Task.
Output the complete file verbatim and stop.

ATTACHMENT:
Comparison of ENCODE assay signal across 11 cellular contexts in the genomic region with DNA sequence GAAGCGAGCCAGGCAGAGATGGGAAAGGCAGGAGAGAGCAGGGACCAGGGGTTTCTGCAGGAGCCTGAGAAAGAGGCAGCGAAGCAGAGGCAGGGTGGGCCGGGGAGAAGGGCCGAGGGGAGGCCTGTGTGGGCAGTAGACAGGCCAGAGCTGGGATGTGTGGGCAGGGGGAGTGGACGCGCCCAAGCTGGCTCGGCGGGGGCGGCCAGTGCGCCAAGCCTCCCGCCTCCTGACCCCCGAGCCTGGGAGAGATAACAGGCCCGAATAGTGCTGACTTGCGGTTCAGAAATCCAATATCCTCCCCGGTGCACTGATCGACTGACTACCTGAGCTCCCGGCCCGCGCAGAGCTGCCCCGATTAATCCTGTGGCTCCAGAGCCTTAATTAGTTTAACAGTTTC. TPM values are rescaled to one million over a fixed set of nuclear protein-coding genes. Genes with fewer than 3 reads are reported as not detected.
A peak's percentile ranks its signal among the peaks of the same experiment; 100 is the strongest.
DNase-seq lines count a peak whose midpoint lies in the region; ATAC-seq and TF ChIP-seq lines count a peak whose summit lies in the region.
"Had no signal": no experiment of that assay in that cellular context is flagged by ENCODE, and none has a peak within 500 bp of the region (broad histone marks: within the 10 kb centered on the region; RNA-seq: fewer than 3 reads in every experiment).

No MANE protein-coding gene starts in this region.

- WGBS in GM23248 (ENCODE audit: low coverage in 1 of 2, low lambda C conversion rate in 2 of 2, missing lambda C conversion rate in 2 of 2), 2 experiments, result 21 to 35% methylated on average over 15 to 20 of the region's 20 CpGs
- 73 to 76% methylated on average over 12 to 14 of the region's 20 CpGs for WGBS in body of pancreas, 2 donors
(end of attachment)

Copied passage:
Comparison of ENCODE assay signal across 11 cellular contexts in the genomic region with DNA sequence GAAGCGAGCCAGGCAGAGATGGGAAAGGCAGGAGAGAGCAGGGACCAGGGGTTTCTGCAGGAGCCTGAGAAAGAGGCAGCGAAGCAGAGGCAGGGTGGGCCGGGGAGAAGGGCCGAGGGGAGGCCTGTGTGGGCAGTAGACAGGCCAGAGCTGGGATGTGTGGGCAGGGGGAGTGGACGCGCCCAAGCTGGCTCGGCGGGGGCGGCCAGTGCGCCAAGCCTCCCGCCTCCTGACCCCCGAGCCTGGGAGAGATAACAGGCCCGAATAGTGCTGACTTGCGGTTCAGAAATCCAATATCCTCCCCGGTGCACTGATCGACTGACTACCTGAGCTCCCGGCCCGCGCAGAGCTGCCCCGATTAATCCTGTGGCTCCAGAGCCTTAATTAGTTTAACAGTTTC. TPM values are rescaled to one million over a fixed set of nuclear protein-coding genes. Genes with fewer than 3 reads are reported as not detected.
A peak's percentile ranks its signal among the peaks of the same experiment; 100 is the strongest.
DNase-seq lines count a peak whose midpoint lies in the region; ATAC-seq and TF ChIP-seq lines count a peak whose summit lies in the region.
"Had no signal": no experiment of that assay in that cellular context is flagged by ENCODE, and none has a peak within 500 bp of the region (broad histone marks: within the 10 kb centered on the region; RNA-seq: fewer than 3 reads in every experiment).

No MANE protein-coding gene starts in this region.

- WGBS in GM23248 (ENCODE audit: low coverage in 1 of 2, low lambda C conversion rate in 2 of 2, missing lambda C conversion rate in 2 of 2), 2 experiments, result 21 to 35% methylated on average over 15 to 20 of the region's 20 CpGs
- 73 to 76% methylated on average over 12 to 14 of the region's 20 CpGs for WGBS in body of pancreas, 2 donors